Facing such systemic change can only happen if we do it together, as communities or even as a world community. The revival of community goes hand in hand with sustainability. The investment in "social capital," a term brought back into current discussion by Robert Putnam's book Bowling Alone, is critical to sustainability. The crisis in social capital in many ways supersedes that of fiscal capital. We cannot raise the question of liquidity within the market without raising the question of the purposes to which that liquidity should be engaged. It was the failure to even ask these questions as social questions that has in part led to the collapse of the financial system. The purposes of our economic system must be fundamental going forward. There is nothing new about this but we seem to have forgotten these types of questions as the market became increasingly autonomous. These purposes must not be simply hyper-expansion, they must be well considered, they must be things we decide as communities (this is the importance of social capital) and they must be sustainable. Based on a rethinking of these purposes, we may now have to consider some truly revolutionary ideas such as, how to live in something approaching a stable-state economy or moving to a 30 hour work week in order to spread the same or even less work over greater populations.
For Xavier sustainability does not just mean the commitment to green buildings, it means contraction. If we are honest about it, contraction frightens us. We don't feel we can contract and at the same time be a "progressive" institution. We certainly don't like the idea that we will have to find ways to provide the same high quality education with ever scarcer resources and probably don't believe it even to be possible. We are still caught in the paradigm of expansion. The only way the quality of education can improve at Xavier is if we expand—the campus, the faculty, the resources we need for teaching and research, the endowment, etc. The thought of contraction, that we might have fewer students, fewer faculty and staff, lower wages, and generally fewer resources and still deliver as good or better education is difficult to even conceive. The truth is that contraction seems unacceptable as a set of premises moving forward, but living as a sustainable institution, economically and environmentally, living within our limits, may well mean contraction. Contraction may be the only way to ensure the long-term viability and excellence of the university.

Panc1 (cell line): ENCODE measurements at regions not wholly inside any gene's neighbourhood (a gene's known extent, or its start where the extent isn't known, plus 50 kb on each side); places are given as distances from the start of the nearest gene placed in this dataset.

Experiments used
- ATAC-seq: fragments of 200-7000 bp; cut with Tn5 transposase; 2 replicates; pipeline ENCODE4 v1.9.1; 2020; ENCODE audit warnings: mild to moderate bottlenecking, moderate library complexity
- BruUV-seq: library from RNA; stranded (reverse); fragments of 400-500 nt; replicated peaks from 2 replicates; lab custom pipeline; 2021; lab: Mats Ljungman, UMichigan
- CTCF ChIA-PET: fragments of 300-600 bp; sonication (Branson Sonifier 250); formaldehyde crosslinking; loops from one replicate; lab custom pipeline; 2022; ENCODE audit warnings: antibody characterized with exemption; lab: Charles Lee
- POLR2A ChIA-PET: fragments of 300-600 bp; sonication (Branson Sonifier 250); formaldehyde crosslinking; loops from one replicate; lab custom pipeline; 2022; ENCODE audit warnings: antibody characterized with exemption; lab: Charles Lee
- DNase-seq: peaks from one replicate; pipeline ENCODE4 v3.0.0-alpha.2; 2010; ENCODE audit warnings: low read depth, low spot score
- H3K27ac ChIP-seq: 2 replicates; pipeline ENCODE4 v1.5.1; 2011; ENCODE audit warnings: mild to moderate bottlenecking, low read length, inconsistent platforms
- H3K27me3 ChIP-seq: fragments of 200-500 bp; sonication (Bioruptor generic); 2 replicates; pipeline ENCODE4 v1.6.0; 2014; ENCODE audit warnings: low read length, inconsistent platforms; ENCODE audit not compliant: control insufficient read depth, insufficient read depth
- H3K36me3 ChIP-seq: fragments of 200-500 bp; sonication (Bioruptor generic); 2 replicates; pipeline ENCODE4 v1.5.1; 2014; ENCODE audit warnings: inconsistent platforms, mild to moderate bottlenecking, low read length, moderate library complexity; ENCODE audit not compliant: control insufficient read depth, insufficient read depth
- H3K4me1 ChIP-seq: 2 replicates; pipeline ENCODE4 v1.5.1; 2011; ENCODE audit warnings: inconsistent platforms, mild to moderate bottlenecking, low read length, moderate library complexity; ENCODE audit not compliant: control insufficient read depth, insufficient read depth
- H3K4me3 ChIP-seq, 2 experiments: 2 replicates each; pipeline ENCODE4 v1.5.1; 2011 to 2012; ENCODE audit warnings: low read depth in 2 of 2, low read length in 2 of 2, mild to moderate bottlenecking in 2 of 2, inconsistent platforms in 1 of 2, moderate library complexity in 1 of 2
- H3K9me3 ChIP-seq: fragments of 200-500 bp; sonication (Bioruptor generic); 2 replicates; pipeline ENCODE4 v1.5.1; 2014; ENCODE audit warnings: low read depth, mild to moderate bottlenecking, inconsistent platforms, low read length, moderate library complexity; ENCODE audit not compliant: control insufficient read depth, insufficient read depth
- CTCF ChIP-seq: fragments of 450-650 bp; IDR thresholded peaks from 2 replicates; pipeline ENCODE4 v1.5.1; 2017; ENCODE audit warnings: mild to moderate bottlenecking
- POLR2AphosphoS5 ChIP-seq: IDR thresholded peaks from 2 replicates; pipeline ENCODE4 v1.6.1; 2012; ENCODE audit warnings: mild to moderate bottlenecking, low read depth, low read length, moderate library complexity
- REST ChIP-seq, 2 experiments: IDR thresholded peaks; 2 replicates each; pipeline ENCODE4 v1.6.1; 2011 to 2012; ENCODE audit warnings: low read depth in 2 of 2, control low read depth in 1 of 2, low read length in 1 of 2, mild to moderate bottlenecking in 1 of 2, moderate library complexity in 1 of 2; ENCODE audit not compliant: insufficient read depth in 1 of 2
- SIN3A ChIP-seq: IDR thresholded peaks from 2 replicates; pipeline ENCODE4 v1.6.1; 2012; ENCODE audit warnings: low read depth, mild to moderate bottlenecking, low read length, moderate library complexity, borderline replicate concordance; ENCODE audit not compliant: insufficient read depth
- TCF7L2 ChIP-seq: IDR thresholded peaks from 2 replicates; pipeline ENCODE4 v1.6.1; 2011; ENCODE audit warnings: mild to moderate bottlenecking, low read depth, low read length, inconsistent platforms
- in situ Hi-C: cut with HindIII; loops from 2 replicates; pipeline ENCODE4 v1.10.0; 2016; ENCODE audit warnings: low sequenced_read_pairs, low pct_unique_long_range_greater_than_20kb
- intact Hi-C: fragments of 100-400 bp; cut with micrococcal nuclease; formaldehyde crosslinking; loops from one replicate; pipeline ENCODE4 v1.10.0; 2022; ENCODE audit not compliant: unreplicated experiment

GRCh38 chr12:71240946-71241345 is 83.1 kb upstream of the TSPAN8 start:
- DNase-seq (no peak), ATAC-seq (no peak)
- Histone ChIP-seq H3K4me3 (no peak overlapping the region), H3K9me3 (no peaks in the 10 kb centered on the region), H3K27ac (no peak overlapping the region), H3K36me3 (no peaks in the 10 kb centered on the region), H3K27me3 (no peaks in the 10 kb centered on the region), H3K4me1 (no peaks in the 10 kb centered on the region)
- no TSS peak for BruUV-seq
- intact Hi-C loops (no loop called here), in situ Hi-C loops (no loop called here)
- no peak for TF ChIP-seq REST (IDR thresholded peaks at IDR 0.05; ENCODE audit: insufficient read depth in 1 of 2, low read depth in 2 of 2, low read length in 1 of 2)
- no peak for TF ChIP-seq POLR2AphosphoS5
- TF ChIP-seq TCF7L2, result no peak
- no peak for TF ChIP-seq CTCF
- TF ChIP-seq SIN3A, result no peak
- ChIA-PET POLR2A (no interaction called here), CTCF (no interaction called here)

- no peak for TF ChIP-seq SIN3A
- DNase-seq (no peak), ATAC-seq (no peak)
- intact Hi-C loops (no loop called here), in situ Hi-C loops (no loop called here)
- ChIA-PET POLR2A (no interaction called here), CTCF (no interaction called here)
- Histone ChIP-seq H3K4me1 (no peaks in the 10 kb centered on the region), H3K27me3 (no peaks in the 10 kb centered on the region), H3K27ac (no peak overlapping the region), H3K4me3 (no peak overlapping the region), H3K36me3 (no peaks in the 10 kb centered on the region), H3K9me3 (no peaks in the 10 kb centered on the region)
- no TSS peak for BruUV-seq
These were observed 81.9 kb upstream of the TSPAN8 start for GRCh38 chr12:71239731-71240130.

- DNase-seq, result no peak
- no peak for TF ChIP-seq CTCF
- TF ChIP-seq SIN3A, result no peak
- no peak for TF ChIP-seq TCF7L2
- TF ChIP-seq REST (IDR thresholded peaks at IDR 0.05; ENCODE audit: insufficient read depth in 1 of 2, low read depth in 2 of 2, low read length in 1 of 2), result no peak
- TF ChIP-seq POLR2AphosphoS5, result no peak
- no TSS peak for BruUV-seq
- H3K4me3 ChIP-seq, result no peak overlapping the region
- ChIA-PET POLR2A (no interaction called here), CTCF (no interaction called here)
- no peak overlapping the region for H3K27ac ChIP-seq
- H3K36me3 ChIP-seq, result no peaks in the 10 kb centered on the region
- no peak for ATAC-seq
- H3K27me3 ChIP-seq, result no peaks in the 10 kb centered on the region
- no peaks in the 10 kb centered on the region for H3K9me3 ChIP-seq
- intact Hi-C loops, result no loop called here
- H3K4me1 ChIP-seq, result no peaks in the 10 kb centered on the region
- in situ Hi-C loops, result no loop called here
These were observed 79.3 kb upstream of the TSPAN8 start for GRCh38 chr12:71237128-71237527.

This will require an attentiveness that has never before seemed necessary. We will have to be attentive to every detail, to every action and expenditure. We will have to be attentive to long-term goals rather than short-term needs. A good example of contraction and attentiveness is in "The Sustainability Pledge." As they say "the devil is in the details." We will be economically and environmentally sustainable in exact proportion to our ability to be attentive to every detail—of resource use, of waste, of process and of impact. The specifics of such systemic changes are the paths of exploration and discovery, and, yes, struggle and sacrifice, that await us. To enter these paths we must first and foremost change the way we think. We must begin to think systemically; we must begin to think long-term; and we must begin to change the psychology of desire which feeds the economies of hyper-demand.
Whether we are talking about Xavier or the world at large, it always comes back to the question raised at the beginning of this piece, namely: what can we afford? Can we afford to invest in long-term systemic changes (to the way our university goes about its work or to our economic systems) in a world driven by short-term demands? Can we afford to invest in a more sustainable future? Can we afford to contract? Can we afford not to do these?
The good and bad news is that the nature of crisis—all crises, and this crisis—is that we may not actually have a choice. This time, we may not be able to avoid the long-term questions. This time, there really seem to be no short-term solutions. Crisis and contraction are here, like it or not, and the real question facing us is how we will deal with them. Will we embrace crisis and find creative ways to redefine our ideas of progress, not as expansion but as sustainability or will we hang onto the old system of endless expansion and hyper-consumption which has been environmentally, communally and, as we are now painfully learning, economically disastrous?
Edward B. Brueggeman Center for Dialogue